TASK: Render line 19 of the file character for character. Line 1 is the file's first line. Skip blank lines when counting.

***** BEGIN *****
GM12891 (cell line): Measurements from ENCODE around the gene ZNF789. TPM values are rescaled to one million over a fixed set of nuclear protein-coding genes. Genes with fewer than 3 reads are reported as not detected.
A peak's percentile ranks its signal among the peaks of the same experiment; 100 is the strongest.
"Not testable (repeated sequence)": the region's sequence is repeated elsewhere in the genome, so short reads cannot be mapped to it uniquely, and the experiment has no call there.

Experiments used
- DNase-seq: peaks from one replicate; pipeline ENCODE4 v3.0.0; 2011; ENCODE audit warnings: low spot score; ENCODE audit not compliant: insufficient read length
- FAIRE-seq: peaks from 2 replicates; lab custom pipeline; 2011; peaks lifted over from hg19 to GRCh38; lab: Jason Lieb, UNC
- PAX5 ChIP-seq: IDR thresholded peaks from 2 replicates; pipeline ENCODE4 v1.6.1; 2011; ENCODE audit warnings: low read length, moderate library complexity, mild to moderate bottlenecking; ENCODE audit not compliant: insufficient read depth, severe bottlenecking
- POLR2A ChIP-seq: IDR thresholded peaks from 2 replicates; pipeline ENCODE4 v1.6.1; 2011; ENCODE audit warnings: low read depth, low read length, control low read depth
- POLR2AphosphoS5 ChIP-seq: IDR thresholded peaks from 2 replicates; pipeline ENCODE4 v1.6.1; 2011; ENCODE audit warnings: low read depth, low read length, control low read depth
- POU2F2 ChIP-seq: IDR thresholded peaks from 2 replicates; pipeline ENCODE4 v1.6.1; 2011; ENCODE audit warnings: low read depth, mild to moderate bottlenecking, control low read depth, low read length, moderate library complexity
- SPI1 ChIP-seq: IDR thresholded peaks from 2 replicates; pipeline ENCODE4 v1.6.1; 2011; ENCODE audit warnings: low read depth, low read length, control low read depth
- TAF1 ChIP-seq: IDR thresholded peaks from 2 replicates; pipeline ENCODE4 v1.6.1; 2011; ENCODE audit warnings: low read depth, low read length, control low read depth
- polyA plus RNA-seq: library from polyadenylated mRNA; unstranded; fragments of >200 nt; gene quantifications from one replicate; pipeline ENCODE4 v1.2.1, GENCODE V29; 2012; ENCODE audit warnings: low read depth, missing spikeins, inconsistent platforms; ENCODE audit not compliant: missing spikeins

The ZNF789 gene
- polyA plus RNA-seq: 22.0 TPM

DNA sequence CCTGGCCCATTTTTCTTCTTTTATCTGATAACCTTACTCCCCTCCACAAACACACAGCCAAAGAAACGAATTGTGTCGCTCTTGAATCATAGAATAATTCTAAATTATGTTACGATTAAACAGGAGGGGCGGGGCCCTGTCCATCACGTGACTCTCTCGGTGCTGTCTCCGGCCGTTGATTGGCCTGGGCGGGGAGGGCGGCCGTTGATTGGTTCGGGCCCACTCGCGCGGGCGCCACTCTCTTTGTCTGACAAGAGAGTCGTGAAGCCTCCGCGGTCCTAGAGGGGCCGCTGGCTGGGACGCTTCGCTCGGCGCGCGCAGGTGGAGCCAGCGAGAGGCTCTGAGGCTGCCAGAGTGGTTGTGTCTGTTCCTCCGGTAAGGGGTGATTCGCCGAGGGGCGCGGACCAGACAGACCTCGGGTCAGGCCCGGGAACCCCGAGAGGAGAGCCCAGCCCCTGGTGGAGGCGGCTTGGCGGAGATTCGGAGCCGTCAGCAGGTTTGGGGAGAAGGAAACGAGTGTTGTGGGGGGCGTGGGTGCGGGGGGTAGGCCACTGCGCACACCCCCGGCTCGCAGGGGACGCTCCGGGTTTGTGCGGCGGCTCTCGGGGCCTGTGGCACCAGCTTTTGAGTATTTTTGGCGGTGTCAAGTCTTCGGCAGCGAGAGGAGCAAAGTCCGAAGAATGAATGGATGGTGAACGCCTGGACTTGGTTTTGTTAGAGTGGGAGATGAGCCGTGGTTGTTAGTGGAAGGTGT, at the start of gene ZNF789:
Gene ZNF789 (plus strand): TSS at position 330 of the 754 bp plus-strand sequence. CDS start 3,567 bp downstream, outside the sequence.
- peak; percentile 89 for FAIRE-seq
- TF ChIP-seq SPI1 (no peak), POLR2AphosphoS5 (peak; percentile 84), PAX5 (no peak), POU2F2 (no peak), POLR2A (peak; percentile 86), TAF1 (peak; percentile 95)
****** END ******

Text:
- TF ChIP-seq SPI1 (no peak), POLR2AphosphoS5 (peak; percentile 84), PAX5 (no peak), POU2F2 (no peak), POLR2A (peak; percentile 86), TAF1 (peak; percentile 95)